My 7 year old son, an only child, will break down and cry for no reason. Recently,during a tennis lesson, he convinced himself that he was unable to serve the ball as being instructed and broke down and cried. The other children in attendance looked at him as if he were crazy. He will get upset and cry if he is unable to spell a word correctly or if another child beats him in a video game. A very small incident can trigger this. He told me the other day, with tears in his eyes, that every kid in class could run faster then him. His cup is always half empty. I was telling him about catching a fish off our dock and, on the verge of tears, said " I will never catch a fish off the dock". My wife is at her wits end and stays mad at our son. He has put us in some very embarrasing situations. We are avoiding social situations in fear of him having a breakdown. Very sad! We need to get a handle on how to respond to this behavior. Is this our fault? Have we babied him too much? What do we need to do differently? Why is his self esteem so low? Does he need therapy? Maybe the parents are the ones that need the therapy? I fear his classmates are avoiding him and he is going into isolation. Nobody likes a crybaby.
Our 7 year old was born 30 days early with mimimal complications. He has had chronic ear infections and is on his 3rd set of eustachian tubes. It seems he has been on antibiotics most of his life. In addition, he was recently diagnosed with severe allergies to dust mites and cats. The cat is gone. Not sure about the dust mites. I include his medical history only because it could have some bearing on his behavior.
Our son is a sweet, intelligent, loving little boy who needs some help. Unfortunetly his parents do not know what to do.
You are right to question some of your approach to your son, though his disposition is not your fault. He doesn't cry for no reason. Now, you might be of the opinion that the reasons he cries are not substantive, but there are clearly reasons - you have illustrated them well in your note. Your son does appear to carry a significant load of negative self-perceptions, and these color his experiences, contribute to easy frustration, and interfere with his confidence. Therapy can be useful in addressing some of these things. You can help as parents by maintaining your equanimity. Anger is not helpful, and is certainly not necessary. Sometimes as parents we think that our emotional reactions to our children are automatic, that we cannot influence them. But when we become angry we are choosing to do so. For you or his mother to be angry with your son about his reactions is not reasonable - his reactions don't deserve anger. In fact, by displaying anger you will be conveying rejection of him, and that will certainly exacerbate the problem. But enough of that - I think you get my point. He needs to get some success experiences under his belt - that is how children's self-perceptions become positive. The experiences themselves can be anything, whatever your son prefers to do. When he comments negatively, you don't have to respond. Rather, as in the example of fishing, just proceed to fish. In other words, don't let the pessimistic outlook get in the way. One thing to be vigilant about is whether the easy frustration and crying are symptomatic of a depressive disorder, and consideration of this is another reason to pursue some professional evaluation. If there is a family history of depression, your son will be more vulnerable to such a condition than would a child without such a family history.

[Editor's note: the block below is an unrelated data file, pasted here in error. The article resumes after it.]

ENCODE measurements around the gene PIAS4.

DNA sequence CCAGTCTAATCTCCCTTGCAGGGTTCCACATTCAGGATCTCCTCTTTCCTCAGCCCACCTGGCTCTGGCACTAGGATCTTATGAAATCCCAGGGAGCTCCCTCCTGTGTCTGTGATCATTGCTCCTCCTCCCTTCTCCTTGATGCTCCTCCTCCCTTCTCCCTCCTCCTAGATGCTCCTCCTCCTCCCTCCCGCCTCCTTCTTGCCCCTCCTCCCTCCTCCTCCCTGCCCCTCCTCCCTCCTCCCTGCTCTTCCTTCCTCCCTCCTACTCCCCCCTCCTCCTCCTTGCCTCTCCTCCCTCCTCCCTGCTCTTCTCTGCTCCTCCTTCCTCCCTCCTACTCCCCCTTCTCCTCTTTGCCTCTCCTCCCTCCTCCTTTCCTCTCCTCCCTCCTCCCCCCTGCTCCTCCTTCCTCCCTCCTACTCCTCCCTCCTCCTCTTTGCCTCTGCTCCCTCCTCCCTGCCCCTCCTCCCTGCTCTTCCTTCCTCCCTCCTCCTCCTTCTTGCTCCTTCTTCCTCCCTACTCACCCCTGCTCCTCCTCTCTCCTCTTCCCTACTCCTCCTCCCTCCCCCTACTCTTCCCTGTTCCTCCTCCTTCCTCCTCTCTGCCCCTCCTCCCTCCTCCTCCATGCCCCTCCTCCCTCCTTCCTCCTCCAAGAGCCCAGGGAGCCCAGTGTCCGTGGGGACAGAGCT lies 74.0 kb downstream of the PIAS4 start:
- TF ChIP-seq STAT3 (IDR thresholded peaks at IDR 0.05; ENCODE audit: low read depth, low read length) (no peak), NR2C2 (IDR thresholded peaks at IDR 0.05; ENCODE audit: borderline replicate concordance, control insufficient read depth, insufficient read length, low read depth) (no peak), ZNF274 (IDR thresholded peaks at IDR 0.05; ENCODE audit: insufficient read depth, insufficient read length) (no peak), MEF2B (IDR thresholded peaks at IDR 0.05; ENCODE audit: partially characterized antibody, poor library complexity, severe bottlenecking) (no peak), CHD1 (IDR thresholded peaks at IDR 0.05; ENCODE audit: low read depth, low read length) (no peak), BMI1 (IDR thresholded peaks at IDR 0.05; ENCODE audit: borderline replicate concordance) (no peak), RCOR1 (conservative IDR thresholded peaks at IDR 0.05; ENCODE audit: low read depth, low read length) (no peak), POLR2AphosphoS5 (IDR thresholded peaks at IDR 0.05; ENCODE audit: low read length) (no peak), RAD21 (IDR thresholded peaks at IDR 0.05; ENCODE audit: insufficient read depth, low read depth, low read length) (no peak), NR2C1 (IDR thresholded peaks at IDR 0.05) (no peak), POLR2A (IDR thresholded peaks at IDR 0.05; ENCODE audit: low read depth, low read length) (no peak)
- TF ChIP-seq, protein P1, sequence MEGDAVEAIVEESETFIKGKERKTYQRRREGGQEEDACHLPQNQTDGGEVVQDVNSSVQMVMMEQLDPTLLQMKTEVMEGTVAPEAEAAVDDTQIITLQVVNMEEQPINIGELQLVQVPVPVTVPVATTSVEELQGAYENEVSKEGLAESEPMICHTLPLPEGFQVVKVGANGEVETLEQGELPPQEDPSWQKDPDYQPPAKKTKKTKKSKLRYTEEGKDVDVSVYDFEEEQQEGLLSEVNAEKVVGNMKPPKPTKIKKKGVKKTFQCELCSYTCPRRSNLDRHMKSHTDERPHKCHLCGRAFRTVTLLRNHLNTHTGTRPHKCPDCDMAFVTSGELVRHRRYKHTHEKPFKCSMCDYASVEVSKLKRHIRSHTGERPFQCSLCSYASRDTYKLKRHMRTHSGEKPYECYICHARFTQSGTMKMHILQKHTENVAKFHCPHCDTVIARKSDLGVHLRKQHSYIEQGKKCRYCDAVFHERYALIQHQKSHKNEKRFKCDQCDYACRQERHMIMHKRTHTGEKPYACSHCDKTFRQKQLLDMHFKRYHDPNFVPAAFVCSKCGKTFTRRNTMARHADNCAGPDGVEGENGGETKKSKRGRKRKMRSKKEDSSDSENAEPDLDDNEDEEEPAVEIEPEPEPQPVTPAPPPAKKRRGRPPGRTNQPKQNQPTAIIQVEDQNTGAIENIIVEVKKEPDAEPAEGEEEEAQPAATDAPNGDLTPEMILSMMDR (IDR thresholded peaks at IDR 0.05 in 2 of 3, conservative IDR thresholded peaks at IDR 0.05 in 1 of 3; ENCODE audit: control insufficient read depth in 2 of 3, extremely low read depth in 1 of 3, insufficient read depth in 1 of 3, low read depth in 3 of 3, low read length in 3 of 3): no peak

Please have your son evaluated by a medical professional. I had a very similar situation with my son ( he's now 21) but I didn't do anything fast enough and it did create worse problems later. Believe me, he is crying for a reason but it is not your fault!
I know I post on the same subject, but only where I think it's appropriate. That's probably the best description of how easily emotional my son (now 8) was; how he displayed low self-esteem, etc. Yes, he needed successful experiences and to learn to think about himself more positively. HOWEVER, my son had severe problems accomplishing this (even with help and structure) until we addressed the real problem of a sleep disorder. Your mention of ear infections and allergies leads me to suggest you also request an evaluation for childhood sleep disorders (like obstructive breathing) that cause poor sleep quality and sleep deprivation. On the one hand, he needs the systmatic structure of parenting and support, but identifying the sleep deprivation for my son made all the difference and it's so often overlooked. Not only was he highly emotional, his anxieties were heightened so that he just couldn't cope throughout the day. I should say that my son's problem required medication (clonazepam, 0.5 mg) which regulates his sleep but is also an anti-anxiety - which also helps, i think. The difference was night and day almost. Within 2 weeks, his ability to function was unbelievably different and he started gaining more control of his responses. His interations with his peers and others improved greatly, i didn't expect the impact that treating the sleep problem made. We did a trial wean last summer...within 3 weeks he was back to negative self-image, whining, meltdowns, all of it.
hope that helps.
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